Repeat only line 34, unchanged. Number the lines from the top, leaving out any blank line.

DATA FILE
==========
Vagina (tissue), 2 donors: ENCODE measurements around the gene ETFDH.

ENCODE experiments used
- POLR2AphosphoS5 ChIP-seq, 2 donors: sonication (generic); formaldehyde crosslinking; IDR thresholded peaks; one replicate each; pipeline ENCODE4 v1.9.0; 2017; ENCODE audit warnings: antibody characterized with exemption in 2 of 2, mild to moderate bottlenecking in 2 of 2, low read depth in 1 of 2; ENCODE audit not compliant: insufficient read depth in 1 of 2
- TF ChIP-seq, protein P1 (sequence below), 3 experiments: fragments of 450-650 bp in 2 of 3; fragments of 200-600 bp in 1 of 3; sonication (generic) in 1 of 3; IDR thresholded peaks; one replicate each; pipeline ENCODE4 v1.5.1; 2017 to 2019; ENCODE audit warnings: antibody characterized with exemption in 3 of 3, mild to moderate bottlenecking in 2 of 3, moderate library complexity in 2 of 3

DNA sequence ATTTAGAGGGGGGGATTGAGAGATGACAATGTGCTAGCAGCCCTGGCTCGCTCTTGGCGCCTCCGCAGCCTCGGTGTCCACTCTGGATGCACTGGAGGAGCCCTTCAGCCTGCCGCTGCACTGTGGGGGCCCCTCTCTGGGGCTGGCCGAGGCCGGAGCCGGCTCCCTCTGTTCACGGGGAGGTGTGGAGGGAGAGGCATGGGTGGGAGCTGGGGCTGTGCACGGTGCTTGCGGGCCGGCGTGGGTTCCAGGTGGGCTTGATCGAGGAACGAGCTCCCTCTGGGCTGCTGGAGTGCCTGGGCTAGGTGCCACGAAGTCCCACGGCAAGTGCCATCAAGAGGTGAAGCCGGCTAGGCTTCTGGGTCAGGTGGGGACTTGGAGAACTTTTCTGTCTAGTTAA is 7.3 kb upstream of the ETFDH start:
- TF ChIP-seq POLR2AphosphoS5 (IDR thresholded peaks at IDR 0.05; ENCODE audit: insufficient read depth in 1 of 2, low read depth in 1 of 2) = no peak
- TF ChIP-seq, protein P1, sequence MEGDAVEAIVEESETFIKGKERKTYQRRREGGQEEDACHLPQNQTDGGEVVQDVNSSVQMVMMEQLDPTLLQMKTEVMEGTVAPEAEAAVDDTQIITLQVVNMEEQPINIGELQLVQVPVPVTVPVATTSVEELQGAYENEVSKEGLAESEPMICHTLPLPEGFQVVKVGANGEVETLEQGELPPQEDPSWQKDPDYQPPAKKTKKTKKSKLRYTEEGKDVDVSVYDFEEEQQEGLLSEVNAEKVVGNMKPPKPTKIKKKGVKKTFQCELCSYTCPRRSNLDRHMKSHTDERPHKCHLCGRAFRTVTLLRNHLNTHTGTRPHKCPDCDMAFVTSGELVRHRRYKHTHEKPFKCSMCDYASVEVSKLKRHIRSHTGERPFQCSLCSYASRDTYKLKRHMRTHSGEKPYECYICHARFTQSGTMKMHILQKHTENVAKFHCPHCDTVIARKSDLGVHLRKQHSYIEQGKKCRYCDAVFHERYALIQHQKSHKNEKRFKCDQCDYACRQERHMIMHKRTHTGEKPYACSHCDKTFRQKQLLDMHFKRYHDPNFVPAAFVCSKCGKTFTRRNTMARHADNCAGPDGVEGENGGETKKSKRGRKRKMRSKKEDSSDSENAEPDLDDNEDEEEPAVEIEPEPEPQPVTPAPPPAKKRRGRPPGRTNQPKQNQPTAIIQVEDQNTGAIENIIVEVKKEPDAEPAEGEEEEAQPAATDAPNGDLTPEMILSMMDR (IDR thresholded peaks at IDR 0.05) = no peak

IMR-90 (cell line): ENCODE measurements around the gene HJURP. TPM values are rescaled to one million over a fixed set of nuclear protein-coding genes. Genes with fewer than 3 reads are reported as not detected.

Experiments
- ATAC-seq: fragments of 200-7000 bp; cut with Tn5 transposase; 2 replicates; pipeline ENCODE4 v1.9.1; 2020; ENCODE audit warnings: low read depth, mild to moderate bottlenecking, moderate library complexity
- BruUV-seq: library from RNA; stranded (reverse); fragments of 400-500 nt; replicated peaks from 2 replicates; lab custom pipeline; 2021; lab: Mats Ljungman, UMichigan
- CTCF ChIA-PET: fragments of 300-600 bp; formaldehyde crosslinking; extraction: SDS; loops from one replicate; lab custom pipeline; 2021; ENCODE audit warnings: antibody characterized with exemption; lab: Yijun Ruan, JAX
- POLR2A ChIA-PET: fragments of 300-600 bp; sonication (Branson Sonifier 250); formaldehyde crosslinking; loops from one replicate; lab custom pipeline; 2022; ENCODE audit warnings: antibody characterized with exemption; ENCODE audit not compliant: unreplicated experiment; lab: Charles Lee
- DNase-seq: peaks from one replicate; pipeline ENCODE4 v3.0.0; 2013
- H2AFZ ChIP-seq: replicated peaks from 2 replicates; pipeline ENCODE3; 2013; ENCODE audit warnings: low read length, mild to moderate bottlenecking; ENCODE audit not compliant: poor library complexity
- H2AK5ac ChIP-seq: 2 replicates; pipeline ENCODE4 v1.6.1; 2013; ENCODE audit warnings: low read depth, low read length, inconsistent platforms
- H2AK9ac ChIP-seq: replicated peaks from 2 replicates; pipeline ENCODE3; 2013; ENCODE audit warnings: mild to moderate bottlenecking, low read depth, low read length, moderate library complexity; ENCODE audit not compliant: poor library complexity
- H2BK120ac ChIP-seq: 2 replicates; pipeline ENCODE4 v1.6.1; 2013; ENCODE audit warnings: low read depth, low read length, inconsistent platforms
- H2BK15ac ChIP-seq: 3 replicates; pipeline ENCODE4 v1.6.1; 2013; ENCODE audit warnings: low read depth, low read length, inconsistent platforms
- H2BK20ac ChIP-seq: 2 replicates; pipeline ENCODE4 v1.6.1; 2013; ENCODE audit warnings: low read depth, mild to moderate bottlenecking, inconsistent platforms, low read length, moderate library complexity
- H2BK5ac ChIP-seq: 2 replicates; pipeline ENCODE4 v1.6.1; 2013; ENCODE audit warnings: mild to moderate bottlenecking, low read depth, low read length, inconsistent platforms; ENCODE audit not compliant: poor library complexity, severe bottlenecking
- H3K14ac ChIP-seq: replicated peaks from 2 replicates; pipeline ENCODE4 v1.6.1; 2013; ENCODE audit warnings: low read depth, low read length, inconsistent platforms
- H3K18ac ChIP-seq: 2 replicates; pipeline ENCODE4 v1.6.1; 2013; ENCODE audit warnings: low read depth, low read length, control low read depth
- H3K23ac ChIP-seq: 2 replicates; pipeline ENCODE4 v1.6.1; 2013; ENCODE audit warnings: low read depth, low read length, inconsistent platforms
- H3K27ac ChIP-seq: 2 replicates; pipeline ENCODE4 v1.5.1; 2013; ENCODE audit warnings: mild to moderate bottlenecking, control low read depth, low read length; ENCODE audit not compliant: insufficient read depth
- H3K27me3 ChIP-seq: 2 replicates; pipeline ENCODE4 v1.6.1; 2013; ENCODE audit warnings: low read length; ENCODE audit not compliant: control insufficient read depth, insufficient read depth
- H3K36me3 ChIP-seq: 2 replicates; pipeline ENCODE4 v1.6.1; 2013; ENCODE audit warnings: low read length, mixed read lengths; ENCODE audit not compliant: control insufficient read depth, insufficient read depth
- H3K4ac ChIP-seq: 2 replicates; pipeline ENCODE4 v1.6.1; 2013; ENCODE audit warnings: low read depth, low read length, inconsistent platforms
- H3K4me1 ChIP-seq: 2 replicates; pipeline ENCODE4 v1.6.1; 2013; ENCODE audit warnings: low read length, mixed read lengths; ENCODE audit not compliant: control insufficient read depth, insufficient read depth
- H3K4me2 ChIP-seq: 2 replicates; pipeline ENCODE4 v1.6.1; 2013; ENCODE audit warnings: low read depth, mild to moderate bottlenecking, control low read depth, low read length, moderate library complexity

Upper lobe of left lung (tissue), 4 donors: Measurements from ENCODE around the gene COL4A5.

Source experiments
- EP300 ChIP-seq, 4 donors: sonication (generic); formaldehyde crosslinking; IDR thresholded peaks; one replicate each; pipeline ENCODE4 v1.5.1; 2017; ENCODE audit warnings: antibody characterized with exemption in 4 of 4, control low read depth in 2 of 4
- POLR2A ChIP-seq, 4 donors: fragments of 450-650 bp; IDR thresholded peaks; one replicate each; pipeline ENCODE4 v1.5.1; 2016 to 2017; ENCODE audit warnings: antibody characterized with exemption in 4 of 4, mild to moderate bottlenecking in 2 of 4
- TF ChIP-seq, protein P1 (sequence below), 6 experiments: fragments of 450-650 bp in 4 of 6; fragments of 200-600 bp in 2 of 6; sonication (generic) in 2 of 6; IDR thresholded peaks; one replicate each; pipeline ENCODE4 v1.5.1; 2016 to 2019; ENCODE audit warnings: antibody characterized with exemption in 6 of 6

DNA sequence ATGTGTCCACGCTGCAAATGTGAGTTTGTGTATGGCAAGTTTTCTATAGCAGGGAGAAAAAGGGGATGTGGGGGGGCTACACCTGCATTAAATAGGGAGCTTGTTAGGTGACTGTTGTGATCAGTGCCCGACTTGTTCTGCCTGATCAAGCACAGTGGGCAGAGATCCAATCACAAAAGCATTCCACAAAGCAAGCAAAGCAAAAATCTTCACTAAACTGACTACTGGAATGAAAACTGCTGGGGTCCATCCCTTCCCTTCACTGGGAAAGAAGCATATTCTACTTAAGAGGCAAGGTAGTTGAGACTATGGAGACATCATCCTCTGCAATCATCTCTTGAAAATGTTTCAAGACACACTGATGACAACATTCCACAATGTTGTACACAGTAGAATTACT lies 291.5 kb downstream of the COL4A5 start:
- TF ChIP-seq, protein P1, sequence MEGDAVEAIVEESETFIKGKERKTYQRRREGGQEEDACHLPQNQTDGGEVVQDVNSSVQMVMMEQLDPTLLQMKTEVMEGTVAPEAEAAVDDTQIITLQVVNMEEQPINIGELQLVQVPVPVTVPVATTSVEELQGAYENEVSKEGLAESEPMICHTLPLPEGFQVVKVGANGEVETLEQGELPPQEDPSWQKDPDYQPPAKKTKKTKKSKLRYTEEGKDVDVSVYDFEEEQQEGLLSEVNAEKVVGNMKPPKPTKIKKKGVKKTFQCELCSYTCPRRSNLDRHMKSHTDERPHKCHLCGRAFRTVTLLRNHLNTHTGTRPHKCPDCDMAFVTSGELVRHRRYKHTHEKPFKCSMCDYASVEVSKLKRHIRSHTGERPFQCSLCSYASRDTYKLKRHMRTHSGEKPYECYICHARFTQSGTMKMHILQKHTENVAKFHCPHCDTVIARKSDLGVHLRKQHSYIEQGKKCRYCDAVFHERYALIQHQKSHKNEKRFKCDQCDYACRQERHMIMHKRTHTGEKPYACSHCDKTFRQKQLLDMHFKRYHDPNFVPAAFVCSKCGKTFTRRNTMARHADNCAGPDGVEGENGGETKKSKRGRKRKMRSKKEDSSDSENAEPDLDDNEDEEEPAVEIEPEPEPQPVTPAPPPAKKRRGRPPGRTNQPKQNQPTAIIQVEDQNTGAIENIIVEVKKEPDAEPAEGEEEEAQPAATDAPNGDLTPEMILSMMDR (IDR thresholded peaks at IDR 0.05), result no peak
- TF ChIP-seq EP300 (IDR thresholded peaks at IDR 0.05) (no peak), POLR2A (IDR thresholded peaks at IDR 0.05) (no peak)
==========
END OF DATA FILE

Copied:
- POLR2A ChIP-seq, 4 donors: fragments of 450-650 bp; IDR thresholded peaks; one replicate each; pipeline ENCODE4 v1.5.1; 2016 to 2017; ENCODE audit warnings: antibody characterized with exemption in 4 of 4, mild to moderate bottlenecking in 2 of 4